Enjoying `Reverse Psychology'

Theater: The laughs roll at AXIS Theatre when a couple enjoys affairs with each other's analyst.

April 10, 2000|By J. Wynn Rousuck | J. Wynn Rousuck,SUN THEATER CRITIC

If I were going to employ "Reverse Psychology" -- the title of Charles Ludlam's 1980 play -- I'd advise readers to stay away from AXIS Theatre's production at all costs. And, of course, I'd be secretly hoping audiences would flock to it.

Director Tony Tsendeas' wacky production of this send-up of therapists and romance is a prescription guaranteed to induce laughter. The director has staged Ludlam's comedy with all the careful attention to detail and slick production values that characterize the work of his own company, Action Theater.

Consider, for example, the giant pink pills scattered like jolly polka dots along the proscenium arch of designer David M. Barber's set. Or the music Mark Harp has composed to introduce each scene. ("Let's all go to the lobby now," the lyrics proclaim at intermission, before applying their own dose of reverse psychology and suggesting, "OK. Just sit there.")

Written by the late founder of New York's Ridiculous Theatrical Company, "Reverse Psychology" focuses on a husband and wife who are having affairs with each other's psychiatrists. Sharol Buck is giddily expressive as Dr. Gold, who is all too ready to spill the beans about her sickest patients; Mark Bernier hovers on the edge of lunacy as her frequently hysterical husband, Dr. Silver; Randolph Hadaway seethes and preens as a starving artist; and Melissa Meyd exudes self-absorption as his wife and model, who often finds herself posing in bondage.

Ludlam's script reaches its comic peak in the second act, when the two cheating couples discover they have stolen away to the same resort hotel. Ludlam liked to spoof great literature, and the act pays tribute to Noel Coward's "Private Lives." And, after the lovers take a drug causing them to fall for the person to whom they are least attracted, the act also calls to mind "A Midsummer Night's Dream."

The script isn't as tightly structured as Ludlam's better-known "The Mystery of Irma Vep," which was seen earlier this season in a madcap production at Columbia's Rep Stage. But AXIS' "Reverse Psychology" is a session of high-spirited hilarity -- and that's the straight dope.

Show times at AXIS, 3600 Clipper Mill Road, are 8 p.m. Thursdays through Saturdays, 2 p.m. Sundays, through April 30. Tickets are $12 and $14. Call 410-243-5237.

Seniors at play

Some of the most enthusiastic theater audiences are made up of senior citizens, but many seniors are physically unable to get to plays. Now a new local company is taking theater to them.

Last summer, actors Brian Chetelat and Joan Weber co-founded Theater on the Air, a company that tours retirement communities and senior centers throughout the area. The company's name comes from its performance style. The plays are presented as radio dramas, using antique microphones and sound effects. The actors portray their counterparts in the 1930s, '40s or '50s, depending on the decade in which the play was written.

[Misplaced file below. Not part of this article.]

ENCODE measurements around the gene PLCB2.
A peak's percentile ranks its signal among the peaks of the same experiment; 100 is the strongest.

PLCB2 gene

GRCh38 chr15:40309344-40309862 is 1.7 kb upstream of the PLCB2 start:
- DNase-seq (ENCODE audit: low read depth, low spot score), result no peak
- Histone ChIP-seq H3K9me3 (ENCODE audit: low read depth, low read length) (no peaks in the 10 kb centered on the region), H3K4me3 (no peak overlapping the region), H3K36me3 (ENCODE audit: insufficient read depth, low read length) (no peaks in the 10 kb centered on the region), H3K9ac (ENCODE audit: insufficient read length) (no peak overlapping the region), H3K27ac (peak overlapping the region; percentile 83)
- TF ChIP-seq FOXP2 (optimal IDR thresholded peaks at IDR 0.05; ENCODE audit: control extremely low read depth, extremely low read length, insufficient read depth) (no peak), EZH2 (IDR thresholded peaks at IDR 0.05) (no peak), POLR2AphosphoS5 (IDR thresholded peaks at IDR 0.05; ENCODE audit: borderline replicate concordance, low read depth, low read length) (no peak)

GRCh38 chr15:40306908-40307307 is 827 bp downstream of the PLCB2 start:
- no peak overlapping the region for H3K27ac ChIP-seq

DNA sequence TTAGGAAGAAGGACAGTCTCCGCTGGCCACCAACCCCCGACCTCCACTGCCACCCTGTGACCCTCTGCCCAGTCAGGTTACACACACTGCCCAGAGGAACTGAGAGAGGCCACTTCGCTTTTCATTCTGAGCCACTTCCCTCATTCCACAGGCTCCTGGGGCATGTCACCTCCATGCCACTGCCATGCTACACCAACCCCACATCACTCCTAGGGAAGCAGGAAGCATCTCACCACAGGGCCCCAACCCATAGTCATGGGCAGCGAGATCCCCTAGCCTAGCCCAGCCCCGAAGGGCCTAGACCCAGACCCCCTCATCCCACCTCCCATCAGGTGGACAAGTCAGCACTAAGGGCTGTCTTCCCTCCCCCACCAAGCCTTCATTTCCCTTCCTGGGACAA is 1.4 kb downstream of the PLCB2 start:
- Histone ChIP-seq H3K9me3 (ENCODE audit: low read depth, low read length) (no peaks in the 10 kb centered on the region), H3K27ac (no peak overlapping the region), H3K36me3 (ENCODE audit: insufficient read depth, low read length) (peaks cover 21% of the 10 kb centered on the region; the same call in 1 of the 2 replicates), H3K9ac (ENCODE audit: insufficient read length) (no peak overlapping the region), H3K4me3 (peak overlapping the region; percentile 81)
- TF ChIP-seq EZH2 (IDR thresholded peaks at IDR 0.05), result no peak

So far, Theater on the Air has toured three productions -- a 90-minute version of Agatha Christie's "The Mousetrap," a holiday episode of "Fibber McGee and Mollie" and its current production, a combined bill of "Sorry, Wrong Number," by Eastern Shore resident Louise Fletcher, and an episode of "Our Miss Brooks."

"We're getting as much reward from it, I think, as the people that we're taking it to," said Chetelat, adding that the company hopes to also visit centers for the blind.

Recently, Theater on the Air chose AXIS Theatre as its home base. Two benefit performances of "Sorry, Wrong Number" and the "Our Miss Brooks" episode will be presented at 8 tonight and tomorrow night at AXIS, 3600 Clipper Mill Road. A $10 donation is suggested. Theater on the Air also is looking for additional company members and is eager to alert local senior centers interested in future bookings. Call 410-243-5237, extension 320.

Don't mean a thing

The Morris A. Mechanic Theatre will present the Broadway musical revue, "Swing!" as the sixth show in its 2000-2001 season. The musical, which opened at the St. James Theater in December, features more than 30 dance numbers that typify the current neo-swing craze.

The score features standards by such songwriters as Count Basie, Duke Ellington and Benny Goodman, as well as original music by British pop singer/songwriter Everett Bradley, jazz singer/songwriter Ann Hampton Cal- laway, and big band leader Casey MacGill. Direction and choreography are by Lynne Taylor-Corbett.

"Swing!" will play the Mechanic March 13-18. It completes the previously announced season line-up: "Fosse" (Sept. 19-24), "Tallulah" (Nov. 7-12), "Cinderella" (Dec. 12-24), "Amadeus" (Jan. 23-28) and "Ragtime" (March 27-April 1). Subscriptions to the six-show season go on sale at the end of the month and range from $119 to $443.50. Call 800-343-3103.

Coppin arts festival

"Afrocentric XII: Love, Life, Laughter," the 12th annual cultural arts festival at Coppin State College, will be held April 14-16 to raise funds for the Coppin Players, Dancers and Choir.

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